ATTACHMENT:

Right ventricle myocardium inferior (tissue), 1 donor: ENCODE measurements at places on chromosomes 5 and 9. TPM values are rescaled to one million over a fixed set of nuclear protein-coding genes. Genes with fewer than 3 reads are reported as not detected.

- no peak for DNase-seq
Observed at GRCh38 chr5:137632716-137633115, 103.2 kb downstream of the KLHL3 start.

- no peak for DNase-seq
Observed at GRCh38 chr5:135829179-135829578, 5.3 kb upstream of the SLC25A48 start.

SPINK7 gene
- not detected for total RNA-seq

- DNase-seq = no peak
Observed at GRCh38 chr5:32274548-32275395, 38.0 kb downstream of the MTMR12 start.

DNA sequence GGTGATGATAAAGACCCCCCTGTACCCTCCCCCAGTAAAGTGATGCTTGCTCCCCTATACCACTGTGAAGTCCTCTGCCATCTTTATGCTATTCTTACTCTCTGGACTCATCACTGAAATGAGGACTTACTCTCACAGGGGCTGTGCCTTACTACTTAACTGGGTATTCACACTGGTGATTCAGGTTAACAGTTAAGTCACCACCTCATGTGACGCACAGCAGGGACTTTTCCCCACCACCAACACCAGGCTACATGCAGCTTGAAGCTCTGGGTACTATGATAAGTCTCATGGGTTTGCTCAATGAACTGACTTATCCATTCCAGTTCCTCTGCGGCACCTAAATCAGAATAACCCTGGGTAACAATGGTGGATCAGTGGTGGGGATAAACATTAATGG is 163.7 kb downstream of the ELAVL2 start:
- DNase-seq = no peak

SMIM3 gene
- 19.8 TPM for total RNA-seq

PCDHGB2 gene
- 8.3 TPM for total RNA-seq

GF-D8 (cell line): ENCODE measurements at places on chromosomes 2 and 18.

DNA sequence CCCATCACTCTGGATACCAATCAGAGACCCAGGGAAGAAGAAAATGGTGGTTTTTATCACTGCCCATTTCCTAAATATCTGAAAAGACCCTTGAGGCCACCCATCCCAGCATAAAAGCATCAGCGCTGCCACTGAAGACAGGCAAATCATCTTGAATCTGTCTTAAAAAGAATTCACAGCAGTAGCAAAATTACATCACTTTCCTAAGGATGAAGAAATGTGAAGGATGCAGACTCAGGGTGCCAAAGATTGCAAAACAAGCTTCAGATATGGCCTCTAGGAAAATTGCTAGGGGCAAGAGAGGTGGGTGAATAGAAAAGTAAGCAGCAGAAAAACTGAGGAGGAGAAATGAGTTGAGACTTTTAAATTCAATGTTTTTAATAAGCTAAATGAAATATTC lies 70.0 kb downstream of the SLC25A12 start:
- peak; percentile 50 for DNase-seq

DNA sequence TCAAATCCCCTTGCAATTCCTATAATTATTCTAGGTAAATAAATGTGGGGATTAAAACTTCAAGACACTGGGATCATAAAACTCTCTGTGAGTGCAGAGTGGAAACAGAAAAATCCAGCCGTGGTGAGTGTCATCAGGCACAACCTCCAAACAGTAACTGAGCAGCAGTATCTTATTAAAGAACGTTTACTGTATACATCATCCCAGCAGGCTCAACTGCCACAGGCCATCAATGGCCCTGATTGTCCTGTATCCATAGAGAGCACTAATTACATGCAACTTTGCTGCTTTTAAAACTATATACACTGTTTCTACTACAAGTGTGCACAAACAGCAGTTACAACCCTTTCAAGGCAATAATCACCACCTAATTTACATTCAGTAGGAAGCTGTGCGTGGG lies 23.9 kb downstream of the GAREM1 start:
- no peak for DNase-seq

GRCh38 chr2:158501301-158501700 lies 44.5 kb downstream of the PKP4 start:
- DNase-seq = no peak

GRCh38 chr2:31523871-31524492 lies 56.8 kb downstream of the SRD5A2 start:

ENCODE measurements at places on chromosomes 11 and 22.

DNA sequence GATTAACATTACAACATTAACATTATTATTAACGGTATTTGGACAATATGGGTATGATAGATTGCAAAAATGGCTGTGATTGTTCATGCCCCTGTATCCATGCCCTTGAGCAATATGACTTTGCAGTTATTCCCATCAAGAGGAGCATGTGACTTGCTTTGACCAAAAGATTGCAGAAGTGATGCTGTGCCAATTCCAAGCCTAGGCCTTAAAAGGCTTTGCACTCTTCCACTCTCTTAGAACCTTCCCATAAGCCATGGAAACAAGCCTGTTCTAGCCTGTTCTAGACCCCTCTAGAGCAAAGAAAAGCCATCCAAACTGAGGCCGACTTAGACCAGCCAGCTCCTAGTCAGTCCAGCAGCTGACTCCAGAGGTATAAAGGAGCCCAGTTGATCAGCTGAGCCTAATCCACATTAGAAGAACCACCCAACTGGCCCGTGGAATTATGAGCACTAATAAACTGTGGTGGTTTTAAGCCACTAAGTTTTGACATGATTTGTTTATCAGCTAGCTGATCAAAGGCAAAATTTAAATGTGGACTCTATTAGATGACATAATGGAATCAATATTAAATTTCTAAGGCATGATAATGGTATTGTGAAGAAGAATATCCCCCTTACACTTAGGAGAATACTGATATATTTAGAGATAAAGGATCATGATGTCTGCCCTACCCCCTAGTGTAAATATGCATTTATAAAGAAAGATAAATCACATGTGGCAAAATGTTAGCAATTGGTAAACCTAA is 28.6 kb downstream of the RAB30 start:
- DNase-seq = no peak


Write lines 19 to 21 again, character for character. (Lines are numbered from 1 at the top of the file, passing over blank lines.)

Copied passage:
DNA sequence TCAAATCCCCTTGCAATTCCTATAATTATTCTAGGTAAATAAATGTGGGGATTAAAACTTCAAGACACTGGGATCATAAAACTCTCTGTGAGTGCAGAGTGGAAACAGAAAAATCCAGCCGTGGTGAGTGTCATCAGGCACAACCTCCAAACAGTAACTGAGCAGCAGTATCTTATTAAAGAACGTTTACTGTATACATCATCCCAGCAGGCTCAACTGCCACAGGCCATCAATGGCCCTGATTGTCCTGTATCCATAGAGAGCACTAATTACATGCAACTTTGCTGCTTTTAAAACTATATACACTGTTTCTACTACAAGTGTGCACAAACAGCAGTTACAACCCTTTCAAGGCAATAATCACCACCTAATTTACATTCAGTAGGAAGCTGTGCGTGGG lies 23.9 kb downstream of the GAREM1 start:
- no peak for DNase-seq

GRCh38 chr2:158501301-158501700 lies 44.5 kb downstream of the PKP4 start: